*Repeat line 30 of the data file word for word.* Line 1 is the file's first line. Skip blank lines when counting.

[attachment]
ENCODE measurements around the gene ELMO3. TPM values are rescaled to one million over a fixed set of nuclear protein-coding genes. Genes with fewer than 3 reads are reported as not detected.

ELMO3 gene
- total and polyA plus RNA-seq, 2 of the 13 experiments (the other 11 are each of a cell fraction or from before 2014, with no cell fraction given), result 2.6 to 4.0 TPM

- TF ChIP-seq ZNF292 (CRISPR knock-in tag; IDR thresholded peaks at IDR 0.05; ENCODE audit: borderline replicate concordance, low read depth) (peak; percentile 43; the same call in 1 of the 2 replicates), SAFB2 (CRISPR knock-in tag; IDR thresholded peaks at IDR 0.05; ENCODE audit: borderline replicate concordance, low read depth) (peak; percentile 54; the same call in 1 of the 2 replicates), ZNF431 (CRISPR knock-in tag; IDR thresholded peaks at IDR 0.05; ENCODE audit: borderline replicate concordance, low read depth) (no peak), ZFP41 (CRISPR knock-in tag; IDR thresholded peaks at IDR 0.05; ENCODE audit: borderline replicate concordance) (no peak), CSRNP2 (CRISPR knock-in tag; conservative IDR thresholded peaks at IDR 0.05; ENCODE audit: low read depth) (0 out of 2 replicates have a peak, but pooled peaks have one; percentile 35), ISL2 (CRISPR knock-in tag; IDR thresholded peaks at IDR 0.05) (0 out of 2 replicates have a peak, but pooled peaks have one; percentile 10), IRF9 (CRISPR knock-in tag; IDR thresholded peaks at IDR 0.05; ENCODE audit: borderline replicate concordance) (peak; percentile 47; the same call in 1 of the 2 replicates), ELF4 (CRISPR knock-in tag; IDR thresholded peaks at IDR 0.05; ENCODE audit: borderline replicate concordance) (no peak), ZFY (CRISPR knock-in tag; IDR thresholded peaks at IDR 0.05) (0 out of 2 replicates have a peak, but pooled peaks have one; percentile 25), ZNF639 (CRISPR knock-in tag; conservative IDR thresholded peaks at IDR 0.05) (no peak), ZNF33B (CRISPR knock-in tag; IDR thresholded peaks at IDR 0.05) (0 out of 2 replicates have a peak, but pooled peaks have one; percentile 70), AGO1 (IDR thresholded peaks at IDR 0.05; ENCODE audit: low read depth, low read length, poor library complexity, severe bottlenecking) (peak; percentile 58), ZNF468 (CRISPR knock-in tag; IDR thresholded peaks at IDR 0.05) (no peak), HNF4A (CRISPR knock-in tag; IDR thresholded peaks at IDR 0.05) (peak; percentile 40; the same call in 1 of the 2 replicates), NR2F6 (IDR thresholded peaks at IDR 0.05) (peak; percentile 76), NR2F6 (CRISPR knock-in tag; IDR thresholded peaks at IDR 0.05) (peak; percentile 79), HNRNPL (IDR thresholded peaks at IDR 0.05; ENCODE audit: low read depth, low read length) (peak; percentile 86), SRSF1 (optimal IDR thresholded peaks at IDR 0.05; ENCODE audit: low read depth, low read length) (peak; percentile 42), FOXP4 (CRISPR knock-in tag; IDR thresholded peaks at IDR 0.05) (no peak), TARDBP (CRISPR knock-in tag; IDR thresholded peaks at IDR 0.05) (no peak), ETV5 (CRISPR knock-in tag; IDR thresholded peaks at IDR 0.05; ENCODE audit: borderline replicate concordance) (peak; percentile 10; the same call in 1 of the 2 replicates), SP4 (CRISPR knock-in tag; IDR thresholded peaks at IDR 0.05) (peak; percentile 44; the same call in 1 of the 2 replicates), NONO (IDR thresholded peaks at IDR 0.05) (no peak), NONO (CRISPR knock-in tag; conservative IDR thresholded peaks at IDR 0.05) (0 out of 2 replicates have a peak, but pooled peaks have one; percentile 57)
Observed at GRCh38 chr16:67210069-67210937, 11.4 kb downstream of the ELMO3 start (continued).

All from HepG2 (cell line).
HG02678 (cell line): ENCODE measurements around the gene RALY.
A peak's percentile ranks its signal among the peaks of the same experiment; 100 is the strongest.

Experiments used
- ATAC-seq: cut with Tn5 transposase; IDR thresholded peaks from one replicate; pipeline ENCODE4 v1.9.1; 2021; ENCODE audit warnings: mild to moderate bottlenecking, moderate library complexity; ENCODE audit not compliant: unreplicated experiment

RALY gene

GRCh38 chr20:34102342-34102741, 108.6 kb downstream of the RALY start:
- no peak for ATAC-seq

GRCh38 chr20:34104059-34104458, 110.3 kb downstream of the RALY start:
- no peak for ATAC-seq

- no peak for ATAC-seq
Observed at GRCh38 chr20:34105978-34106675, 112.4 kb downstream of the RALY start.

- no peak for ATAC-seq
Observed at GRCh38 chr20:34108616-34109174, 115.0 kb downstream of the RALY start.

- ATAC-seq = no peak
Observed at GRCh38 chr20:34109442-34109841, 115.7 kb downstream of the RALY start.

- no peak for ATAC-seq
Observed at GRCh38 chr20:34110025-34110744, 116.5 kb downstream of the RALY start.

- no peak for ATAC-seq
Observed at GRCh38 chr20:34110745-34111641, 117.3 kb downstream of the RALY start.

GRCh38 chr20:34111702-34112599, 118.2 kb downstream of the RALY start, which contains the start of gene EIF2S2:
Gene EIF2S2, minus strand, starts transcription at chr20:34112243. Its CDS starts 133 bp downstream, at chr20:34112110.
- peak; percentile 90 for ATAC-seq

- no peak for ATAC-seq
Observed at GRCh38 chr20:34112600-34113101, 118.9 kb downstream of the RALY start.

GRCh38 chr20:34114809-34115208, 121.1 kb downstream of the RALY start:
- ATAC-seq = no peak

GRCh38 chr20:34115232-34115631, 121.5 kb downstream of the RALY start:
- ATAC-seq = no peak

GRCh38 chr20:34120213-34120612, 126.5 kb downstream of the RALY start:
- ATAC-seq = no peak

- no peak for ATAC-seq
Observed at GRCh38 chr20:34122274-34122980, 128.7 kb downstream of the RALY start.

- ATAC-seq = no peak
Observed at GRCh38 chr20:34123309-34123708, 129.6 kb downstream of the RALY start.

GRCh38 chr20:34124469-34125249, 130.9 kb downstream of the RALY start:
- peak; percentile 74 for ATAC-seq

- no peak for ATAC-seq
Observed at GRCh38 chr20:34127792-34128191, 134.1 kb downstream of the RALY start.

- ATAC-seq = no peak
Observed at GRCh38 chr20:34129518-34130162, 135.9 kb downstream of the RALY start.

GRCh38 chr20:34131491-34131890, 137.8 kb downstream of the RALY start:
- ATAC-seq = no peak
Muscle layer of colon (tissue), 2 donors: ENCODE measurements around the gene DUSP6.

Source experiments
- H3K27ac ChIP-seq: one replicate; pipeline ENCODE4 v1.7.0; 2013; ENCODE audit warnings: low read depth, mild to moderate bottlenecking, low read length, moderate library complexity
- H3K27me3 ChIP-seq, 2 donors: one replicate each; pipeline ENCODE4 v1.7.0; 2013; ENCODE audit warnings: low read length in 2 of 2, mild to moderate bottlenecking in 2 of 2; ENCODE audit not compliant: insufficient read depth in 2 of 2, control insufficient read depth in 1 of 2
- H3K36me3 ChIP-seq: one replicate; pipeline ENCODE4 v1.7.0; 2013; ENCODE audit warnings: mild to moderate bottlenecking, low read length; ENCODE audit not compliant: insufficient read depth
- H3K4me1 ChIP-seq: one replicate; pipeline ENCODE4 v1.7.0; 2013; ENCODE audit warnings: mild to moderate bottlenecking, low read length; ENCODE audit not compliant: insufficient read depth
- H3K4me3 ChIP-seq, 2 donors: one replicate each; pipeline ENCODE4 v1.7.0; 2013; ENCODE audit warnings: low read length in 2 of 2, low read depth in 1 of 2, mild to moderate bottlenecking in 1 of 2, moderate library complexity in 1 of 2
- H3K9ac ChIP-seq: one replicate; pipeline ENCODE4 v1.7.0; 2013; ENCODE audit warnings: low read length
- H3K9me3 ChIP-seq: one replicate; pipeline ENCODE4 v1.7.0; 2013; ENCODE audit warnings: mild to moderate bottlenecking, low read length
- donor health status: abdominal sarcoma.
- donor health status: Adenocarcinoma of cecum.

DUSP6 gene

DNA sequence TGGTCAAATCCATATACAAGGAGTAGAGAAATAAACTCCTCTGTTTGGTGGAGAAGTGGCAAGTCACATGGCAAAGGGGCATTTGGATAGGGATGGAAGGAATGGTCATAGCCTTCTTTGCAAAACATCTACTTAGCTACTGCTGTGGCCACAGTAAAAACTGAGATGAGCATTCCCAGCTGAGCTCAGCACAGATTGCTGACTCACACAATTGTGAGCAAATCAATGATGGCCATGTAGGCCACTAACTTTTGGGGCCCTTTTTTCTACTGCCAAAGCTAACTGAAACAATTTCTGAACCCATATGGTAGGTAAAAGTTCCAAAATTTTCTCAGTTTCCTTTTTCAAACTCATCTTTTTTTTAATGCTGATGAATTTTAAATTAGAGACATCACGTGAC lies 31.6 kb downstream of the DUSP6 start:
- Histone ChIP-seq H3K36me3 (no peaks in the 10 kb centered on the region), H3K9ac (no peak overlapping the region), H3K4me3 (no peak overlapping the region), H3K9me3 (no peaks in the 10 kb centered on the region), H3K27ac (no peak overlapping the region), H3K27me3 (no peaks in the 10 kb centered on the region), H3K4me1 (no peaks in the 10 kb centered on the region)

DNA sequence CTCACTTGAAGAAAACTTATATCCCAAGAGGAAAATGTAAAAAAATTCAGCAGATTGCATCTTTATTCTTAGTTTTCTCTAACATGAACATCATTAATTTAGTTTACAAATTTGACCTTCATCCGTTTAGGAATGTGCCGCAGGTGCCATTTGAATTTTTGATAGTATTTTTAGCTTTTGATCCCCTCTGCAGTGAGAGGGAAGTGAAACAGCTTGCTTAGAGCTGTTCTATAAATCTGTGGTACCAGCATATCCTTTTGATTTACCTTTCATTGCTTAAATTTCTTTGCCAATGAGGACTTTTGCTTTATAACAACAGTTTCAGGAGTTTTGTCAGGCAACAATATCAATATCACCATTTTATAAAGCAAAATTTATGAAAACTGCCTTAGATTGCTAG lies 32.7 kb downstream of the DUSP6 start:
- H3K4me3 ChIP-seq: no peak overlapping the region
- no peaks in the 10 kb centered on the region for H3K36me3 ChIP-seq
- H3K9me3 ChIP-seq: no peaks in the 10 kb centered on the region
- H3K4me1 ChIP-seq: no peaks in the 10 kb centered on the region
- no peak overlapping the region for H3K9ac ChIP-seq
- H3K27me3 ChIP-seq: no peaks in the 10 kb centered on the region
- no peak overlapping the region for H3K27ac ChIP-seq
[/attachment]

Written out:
Observed at GRCh38 chr20:34112600-34113101, 118.9 kb downstream of the RALY start.